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Burden of liver disease in Brazil

Authors

  • Lysandro A. Nader,

    Corresponding author
    1. Department of Gastroenterology, School of Medicine, Universidade Federal de Pelotas (UFPEL), Pelotas, Brazil
    • Correspondence

      Dr. Lysandro Alsina Nader, Rua General Osorio,1184, 96020-000, Pelotas, RS, Brazil

      Tel: +51 55 53 91407575

      Fax: +51 55 53 30287833

      e-mail: lnader@terra.com.br

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  • Angelo A. de Mattos,

    1. Department of Gastroenterology, Graduate Program in Hepatology, Universidade Federal de Ciências da Saúde de Porto Alegre (UFCSPA), Porto Alegre, Brazil
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  • Gisele A. N. Bastos

    1. Public Health Department, Graduate Program in Hepatology, Universidade Federal de Ciências da Saúde de Porto Alegre (UFCSPA), Porto Alegre, Brazil
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Abstract

Background & Aims

The burden of liver diseases in the Brazilian population is still unknown. To assess the impact of liver diseases on hospital admissions and mortality within the framework of the Brazilian Unified Health System.

Methods

An analytical ecological observational study was carried out. Secondary data on hospital admissions and deaths because of liver disease were collected from the Unified Health System Information Technology Department (DATASUS) database, between 2001 and 2010. All liver diseases included in the International Classification of Diseases (ICD-10) were reviewed.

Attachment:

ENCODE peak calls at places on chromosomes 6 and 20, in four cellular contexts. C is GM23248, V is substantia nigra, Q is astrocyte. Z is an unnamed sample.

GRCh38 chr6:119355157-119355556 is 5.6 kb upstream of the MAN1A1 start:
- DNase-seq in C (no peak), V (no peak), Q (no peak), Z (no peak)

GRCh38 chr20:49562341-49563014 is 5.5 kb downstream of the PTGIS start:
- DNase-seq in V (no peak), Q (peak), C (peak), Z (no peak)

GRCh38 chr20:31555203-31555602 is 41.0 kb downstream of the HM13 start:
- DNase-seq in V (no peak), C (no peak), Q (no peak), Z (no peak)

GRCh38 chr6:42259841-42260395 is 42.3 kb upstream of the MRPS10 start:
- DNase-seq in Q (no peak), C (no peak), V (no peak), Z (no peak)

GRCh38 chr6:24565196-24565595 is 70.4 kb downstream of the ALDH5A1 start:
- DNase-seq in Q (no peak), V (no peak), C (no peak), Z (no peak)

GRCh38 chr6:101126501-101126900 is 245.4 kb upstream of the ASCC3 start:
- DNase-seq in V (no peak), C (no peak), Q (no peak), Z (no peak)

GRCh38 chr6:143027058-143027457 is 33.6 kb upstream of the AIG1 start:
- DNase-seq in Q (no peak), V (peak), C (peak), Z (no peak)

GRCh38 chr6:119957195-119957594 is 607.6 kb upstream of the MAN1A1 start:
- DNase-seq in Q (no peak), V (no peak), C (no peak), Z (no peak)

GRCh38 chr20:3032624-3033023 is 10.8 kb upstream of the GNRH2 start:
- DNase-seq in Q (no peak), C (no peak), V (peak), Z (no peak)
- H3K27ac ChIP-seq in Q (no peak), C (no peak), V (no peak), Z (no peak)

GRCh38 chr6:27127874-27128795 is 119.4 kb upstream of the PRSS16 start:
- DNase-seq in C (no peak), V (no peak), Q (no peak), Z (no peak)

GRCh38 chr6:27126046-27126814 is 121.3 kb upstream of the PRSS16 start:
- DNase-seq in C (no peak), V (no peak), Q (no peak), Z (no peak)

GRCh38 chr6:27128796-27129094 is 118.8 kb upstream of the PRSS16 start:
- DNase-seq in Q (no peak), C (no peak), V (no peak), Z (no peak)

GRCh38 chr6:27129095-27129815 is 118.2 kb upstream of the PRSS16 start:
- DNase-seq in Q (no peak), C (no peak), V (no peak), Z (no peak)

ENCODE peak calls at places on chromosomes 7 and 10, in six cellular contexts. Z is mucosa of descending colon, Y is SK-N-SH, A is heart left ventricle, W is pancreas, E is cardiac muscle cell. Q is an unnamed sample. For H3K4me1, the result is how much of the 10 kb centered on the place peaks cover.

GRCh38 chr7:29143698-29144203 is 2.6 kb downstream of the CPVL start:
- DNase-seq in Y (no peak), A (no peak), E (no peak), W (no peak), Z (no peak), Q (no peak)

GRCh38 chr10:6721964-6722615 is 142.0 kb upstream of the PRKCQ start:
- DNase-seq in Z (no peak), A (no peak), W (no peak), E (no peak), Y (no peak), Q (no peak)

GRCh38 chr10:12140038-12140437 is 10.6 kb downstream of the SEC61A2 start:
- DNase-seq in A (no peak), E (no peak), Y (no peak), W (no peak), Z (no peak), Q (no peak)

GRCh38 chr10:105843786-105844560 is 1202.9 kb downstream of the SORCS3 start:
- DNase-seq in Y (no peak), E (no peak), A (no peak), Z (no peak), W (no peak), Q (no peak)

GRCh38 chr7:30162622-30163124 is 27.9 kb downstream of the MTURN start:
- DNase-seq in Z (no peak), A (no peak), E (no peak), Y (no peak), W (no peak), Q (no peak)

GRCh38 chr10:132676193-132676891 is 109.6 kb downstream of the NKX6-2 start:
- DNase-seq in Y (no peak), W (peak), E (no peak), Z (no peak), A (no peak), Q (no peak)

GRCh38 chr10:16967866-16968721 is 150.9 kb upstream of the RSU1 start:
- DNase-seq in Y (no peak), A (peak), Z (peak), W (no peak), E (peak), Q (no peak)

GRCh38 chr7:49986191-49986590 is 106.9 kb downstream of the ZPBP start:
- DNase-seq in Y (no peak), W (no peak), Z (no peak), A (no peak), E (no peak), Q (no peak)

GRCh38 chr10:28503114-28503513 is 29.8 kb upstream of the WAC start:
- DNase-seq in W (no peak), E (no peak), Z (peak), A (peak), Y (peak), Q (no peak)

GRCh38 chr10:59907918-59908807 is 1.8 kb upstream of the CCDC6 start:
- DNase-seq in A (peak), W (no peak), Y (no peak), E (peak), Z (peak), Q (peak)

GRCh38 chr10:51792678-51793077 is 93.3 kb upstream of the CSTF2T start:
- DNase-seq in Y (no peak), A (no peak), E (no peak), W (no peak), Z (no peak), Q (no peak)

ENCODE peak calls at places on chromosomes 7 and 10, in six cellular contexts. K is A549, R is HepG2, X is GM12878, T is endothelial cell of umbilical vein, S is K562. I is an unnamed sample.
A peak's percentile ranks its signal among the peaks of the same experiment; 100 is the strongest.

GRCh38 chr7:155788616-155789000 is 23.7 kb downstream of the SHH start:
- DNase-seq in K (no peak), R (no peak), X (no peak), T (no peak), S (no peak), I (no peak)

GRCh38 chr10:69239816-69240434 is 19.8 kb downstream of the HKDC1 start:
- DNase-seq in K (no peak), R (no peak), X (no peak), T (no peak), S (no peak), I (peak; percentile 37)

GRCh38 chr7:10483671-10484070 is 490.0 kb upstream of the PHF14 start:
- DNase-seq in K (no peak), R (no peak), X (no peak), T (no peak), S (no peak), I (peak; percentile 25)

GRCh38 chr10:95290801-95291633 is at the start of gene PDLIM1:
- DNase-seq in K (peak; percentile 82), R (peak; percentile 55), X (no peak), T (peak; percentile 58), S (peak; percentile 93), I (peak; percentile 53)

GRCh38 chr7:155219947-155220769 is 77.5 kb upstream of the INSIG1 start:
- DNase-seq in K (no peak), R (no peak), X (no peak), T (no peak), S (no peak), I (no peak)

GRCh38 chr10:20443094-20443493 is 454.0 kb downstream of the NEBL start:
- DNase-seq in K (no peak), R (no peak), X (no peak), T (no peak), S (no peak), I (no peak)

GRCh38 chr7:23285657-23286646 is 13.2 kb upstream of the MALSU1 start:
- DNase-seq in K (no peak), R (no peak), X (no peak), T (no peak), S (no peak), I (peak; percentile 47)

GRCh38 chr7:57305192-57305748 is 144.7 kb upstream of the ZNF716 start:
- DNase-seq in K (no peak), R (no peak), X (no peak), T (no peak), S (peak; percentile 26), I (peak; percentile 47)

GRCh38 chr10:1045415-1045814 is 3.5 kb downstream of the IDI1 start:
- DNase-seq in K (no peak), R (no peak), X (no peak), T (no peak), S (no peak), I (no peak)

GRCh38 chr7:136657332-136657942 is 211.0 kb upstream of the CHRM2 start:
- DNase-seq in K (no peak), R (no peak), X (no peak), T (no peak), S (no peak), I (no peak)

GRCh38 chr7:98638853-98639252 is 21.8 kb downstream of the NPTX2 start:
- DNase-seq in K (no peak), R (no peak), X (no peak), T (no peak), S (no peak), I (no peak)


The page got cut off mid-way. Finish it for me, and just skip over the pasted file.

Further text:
Results

Liver diseases were the eighth leading cause of death in Brazil. The prevalence of hospital admission because of liver disease during the period of analysis was 0.72% (853 571 hospitalizations), and the mortality rate was 3.34% (308 290 deaths). The mean age at hospital admission and death because of liver disease was 48.05 and 58.10 years respectively. Both hospitalization and death because of liver disease were more common among men, and followed an upward trend over the years. Cirrhosis was the main cause of hospital admissions and death by liver disease in Brazil. The South region of the country had the highest hospital admission rates because of liver disease in Brazil, whereas the Southeast region had the highest mortality rate.

Conclusion

This study provides evidence of the relevance of liver diseases within the framework of the Brazilian Unified Health System, and shows that the burden of these diseases is not only significant but progressive, at least in terms of hospital admissions and mortality rate.

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